There are no "moderates" amongst the lying vile mullahs, their only goal is self-survival and continued fleecing of Iran and its immense wealth. They have turned the world's 2nd largest gas and 4th largest oil reserves nation into a bankrupt pariah. The only solution is a regime change to free Iran from these parasites.

Anonymous said...

The best and most succinct commentary on the IRI's phony "reformists" I have read is by the excellent blogger, Potkin Azarmehr:

And BTW, before he died, the notorious and deranged Ayatollah Khalkhali (aka the Hanging Judge) also joined the "refomist" movement! Definitely worth reading is his obituary in The Economist:

Nader Uskowi said...

Interesting that some of our readers believe there are no moderates in Iran, no factions based on politics or policy, yet still choose to read posts on Iranian politics. If the political outcomes are always the same, and have been the same in the past 35 years, then there is no need for political analysis; it makes the life easier, no?

Anonymous said...

Mr. Uskowi, there are, indeed, different Khomeinist factions within the IRI and have been from its earliest days. However, are there any individuals in the Islamist regime's organs at any level who are not followers of that one holy individual, i.e. Emam Khomeini? Even one? What meaningful "reforms" were achieved during the 8 years of "reformist" Khatami? Surely, political analysis of the various acts of jockeying for power and wealth and the infighting between this and that Khomeinist faction should acknowledge that overarching reality of the Islamist regime, no? What exactly distinguishes a moderate Khomeinist in substance (as opposed to packaging, presentation, and rhetoric) from a non-moderate Khomeinist?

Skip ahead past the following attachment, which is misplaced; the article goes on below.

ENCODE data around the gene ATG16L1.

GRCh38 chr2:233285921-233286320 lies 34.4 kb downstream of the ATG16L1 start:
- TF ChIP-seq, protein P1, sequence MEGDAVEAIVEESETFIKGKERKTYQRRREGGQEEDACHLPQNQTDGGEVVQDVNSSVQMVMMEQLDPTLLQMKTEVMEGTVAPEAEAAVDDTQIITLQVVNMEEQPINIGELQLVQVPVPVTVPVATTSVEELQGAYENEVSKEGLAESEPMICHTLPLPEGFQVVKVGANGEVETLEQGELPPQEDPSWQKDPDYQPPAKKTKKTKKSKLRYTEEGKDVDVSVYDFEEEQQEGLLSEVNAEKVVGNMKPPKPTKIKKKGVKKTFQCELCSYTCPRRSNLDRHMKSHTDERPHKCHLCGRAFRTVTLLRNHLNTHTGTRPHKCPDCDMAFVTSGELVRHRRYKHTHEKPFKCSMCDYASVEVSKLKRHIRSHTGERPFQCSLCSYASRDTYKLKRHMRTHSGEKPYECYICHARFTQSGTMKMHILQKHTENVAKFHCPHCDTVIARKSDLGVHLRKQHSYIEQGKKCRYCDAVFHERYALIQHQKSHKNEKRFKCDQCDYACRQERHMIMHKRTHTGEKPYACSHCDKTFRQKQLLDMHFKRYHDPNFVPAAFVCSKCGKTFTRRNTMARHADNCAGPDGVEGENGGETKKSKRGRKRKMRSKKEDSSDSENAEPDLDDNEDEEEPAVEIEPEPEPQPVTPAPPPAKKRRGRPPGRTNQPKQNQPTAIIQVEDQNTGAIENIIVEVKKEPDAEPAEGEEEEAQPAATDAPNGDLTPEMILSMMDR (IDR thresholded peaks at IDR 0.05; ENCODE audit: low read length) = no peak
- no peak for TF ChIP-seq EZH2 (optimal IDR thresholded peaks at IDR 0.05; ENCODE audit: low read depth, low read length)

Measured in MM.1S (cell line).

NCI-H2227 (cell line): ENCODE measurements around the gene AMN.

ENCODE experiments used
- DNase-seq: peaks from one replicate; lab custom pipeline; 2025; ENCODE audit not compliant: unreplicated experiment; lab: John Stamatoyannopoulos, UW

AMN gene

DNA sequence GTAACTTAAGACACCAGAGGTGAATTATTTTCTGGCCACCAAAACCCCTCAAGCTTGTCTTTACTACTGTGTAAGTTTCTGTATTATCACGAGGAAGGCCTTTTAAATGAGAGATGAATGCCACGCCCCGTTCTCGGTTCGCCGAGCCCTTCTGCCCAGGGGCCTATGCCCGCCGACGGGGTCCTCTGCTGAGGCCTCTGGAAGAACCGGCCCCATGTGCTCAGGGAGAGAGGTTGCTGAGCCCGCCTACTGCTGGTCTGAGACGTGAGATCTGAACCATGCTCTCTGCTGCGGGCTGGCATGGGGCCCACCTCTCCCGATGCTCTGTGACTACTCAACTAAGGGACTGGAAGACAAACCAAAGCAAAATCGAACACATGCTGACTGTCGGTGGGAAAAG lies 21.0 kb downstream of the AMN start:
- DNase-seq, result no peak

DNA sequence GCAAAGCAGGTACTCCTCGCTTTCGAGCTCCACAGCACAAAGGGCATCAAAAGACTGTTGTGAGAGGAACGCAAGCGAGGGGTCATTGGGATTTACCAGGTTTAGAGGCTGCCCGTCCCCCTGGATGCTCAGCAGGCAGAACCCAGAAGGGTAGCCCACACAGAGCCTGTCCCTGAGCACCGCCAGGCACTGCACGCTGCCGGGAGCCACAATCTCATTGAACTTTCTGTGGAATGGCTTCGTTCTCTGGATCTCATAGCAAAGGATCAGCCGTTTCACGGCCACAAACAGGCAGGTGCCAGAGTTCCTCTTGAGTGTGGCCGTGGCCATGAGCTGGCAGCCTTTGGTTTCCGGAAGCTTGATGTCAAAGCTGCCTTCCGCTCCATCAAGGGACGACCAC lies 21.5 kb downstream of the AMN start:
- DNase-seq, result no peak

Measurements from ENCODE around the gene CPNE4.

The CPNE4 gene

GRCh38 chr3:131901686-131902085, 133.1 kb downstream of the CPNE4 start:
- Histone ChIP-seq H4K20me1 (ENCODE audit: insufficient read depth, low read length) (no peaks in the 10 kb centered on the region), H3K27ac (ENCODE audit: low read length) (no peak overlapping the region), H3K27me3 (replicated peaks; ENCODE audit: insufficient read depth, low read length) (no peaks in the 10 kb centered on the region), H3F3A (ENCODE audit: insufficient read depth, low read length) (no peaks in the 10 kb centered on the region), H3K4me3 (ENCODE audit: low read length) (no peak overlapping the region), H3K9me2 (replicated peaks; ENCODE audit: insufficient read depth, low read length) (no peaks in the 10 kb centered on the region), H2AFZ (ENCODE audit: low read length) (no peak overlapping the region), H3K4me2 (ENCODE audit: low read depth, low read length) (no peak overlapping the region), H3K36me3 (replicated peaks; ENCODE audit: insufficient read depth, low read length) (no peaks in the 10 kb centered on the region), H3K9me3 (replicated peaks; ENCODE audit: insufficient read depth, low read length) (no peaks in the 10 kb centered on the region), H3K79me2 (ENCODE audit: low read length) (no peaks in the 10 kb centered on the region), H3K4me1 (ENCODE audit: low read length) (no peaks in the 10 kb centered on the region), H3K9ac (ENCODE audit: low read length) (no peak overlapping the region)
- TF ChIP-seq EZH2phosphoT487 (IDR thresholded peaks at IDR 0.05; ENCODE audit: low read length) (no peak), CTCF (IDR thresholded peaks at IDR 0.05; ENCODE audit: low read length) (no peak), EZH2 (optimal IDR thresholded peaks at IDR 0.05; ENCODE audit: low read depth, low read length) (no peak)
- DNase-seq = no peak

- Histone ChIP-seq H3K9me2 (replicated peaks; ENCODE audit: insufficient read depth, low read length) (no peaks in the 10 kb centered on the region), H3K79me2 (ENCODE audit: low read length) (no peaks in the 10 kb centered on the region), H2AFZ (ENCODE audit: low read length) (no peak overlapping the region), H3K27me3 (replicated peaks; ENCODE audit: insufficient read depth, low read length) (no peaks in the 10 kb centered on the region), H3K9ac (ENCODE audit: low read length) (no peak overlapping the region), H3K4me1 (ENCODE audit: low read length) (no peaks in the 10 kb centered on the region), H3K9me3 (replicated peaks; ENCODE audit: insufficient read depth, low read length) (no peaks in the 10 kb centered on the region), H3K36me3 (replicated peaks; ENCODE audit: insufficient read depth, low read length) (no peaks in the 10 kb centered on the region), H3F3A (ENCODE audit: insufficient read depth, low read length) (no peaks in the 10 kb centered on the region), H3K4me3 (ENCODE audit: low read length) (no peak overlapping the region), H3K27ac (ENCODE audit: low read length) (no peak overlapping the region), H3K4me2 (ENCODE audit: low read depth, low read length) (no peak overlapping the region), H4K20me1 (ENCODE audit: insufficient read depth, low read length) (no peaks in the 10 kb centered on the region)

Anonymous said...

Uskowi,how can there be moderation in a regime that is based on a rigid ideology of Khomeinism? Haven't the supporters of the regime quoted,"We follow the line of Imam"? Which means,"we are not for change". These people have been analysed for over thirty five years now and have shown to work against Iranian interests and not giving an iota about Iranian people. They all strive to preserve the status quo of the failing theocracy.

Anonymous said...

Is anyone assuming that the "moderates" will succseed in lifting all major sanctions soon........then they shouldn't be afraid of moderates....

But I am a realistic one, and think that the West's plans and new elections there, may not create sufficient good faith attitudes on their side.

Not an U..'s altar boy

Nader Uskowi said...

No matter what labels you prefer to use, there were significant differences between Rafsanjani, Khatami and Ahmadinejad administrations. I call them moderate, reformist and hard right within the current political system in Iran. Not being able to see the differences, and indeed not taking advantage of those differences, would be missing an important aspect of Iranian politics.

So I suggest that these days we should see and be aware of the differences between the bloc represented by the coalition of Rafsanjani/Rouhani/Khatami, what I call the moderate bloc, and the hard-right led by Khamenei and supported by kinds of Mesbah Yazdi.

Anonymous said...

Uskowi, lets not be misled by those charlatans within the current political system in Iran. The only differences is in the amount of money those individuals have stolen while in power. They play hard cop and soft cop games to fleece and control the Iranian people with. Left or right makes no defference because they are dedicated to the memory of their beloved Khomeini.